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Hoxsey v. Houchlei

ILLINOIS APPELLATE COURT — FIFTH DISTRICT JUDGMENT AFFIRMED.


OPINION FILED JULY 24, 1985.

MELVIN D. HOXSEY, SPECIAL ADM'R OF THE ESTATE OF MARLYS KAYE HOXSEY, DECEASED, PLAINTIFF-APPELLANT,

v.

DWAYNE HOUCHLEI, ROAD COMMISSIONER OF SHOAL CREEK TOWNSHIP ET AL., DEFENDANTS-APPELLEES.

Appeal from the Circuit Court of Bond County; the Hon. Nicholas G. Byron, Judge, presiding.

PRESIDING JUSTICE JONES DELIVERED THE OPINION OF THE COURT:

Plaintiff appeals a judgment of the circuit court rendered upon a jury verdict finding defendants not guilty of negligence in plaintiff's action for the wrongful death of his wife. The factual setting of the case is unusual; the issues presented involve the question of duty.

The death of plaintiff's decedent occurred at about 10:30 in the morning of Sunday, March 31, 1980. Plaintiff's decedent, his wife, accompanied by her then 11-year-old daughter, left their home in rural Bond County, driving their 3/4-ton pickup truck. Decedent and plaintiff had moved to that home in August of 1979. The purpose of the trip was to visit a friend. Her chosen route was a winding dirt road that passed through bottom land and crossed Bear Creek. A culvert (which the parties sometimes refer to as a bridge) was in place underneath the road as it crossed creek and bottoms. It had rained very hard on the night prior to the decedent's trip. Although there was an alternate route available to the decedent that would have kept her out of the creek and bottoms, she nevertheless chose to travel the road across the creek and bottoms. That road was one under the jurisdiction of and maintained by Shoal Creek Township and its road commissioner, defendant Houchlei. Approximately one-half mile from her house, decedent saw that the creek and bottoms were in flood because of the previous night's rainfall and that the road she was on was covered by the floodwaters ahead.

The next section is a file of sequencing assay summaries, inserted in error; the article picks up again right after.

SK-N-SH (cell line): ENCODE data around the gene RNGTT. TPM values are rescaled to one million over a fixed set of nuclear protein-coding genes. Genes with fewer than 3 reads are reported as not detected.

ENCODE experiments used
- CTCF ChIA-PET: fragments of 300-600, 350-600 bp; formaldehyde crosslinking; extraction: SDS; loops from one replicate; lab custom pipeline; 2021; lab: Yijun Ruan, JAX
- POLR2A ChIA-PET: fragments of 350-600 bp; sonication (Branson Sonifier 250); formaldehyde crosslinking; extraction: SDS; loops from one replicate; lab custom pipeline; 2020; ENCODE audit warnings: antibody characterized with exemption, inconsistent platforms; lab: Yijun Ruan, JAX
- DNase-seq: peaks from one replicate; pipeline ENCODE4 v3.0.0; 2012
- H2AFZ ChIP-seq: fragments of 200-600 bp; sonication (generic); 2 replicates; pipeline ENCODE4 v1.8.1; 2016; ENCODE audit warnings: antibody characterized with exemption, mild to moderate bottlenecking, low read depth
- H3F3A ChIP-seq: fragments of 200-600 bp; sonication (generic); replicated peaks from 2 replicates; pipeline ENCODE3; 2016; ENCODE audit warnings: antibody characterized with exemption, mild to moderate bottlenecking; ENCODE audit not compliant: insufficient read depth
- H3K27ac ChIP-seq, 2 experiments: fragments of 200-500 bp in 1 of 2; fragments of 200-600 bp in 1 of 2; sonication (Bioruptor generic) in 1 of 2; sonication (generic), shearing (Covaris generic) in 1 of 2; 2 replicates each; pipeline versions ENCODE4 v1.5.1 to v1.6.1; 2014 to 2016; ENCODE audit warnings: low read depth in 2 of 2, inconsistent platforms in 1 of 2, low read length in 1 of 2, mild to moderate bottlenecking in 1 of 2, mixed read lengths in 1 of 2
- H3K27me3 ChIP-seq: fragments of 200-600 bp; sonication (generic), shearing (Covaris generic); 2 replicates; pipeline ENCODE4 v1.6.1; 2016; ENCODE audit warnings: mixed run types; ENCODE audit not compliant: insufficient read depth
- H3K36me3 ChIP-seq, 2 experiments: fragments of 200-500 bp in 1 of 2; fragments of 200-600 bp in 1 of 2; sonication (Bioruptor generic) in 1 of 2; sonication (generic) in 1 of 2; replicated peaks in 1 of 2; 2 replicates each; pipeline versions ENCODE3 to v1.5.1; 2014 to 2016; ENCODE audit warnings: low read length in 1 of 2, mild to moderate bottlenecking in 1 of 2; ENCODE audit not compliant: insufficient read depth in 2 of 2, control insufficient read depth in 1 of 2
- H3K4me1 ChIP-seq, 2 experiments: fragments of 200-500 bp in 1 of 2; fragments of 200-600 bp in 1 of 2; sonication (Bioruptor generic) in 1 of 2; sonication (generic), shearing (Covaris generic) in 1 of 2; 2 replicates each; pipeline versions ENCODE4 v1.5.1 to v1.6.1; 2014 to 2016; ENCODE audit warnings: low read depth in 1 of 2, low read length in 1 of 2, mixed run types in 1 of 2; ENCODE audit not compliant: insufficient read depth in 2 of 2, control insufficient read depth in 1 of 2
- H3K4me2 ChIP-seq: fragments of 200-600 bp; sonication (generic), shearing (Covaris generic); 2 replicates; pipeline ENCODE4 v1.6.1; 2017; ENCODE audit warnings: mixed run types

Decedent had traveled the road across the bottoms many times but she had never seen it in flood, as it was on the date of her fatal trip. As decedent approached the flooded area, she decided to continue through the water, although both road and culvert were covered by water. At a point just after decedent had crossed the culvert, the engine of her pickup drowned out, and she was stalled. Decedent got out of the pickup, placed her daughter on her shoulders and started walking back toward home. As she reached the culvert she lost her footing and fell, and the current swept her and her daughter away. They grabbed hold of a log that was floating in the stream. The daughter was on an end that carried her to or near a place where she could stand, and she was able to make her way back to the pickup where she was later rescued. The decedent, unable to swim, drowned.

From the inception of the ensuing lawsuit, the parties and the court were concerned with the duty aspect of the case, and that concern follows the case into this court. Plaintiff constructed his case upon the failure to post signs warning of possible flooding of the roadway, the failure to place road barricades after the flooding had occurred, the failure to erect bannisters or railing on the culvert and the failure to erect posts extending above extremities of the culvert to indicate its breadth.

Trial was had on plaintiff's second amended complaint. The complaint was in four counts that variously charged negligence and wilful and wanton misconduct and sought damages for wrongful death and payment of funeral expenses under the applicable statute. Each count alleged five acts of negligence: (1) failure to erect signs warning of flood waters, (2) failure to erect barricades, (3) failure to erect signs indicating alternate routes, (4) failure to erect signs warning of flood waters in violation of section 11-304 of the Illinois Vehicle Code (Ill. Rev. Stat. 1983, ch. 95 1/2, par. 11-304), which requires local authorities to erect traffic control devices, and (5) failure to erect barricades in violation of the same statute. Prior to trial, the court granted defendants' motion to dismiss as to subparagraphs (2), (3) and (5), leaving (1) and (4) as the issues to be tried. The case was tried under the principles of comparative negligence announced in Alvis v. Ribar (1981), 85 Ill.2d 1, 421 N.E.2d 886, and the jury returned a verdict of not guilty as to both defendants on all counts of the complaint.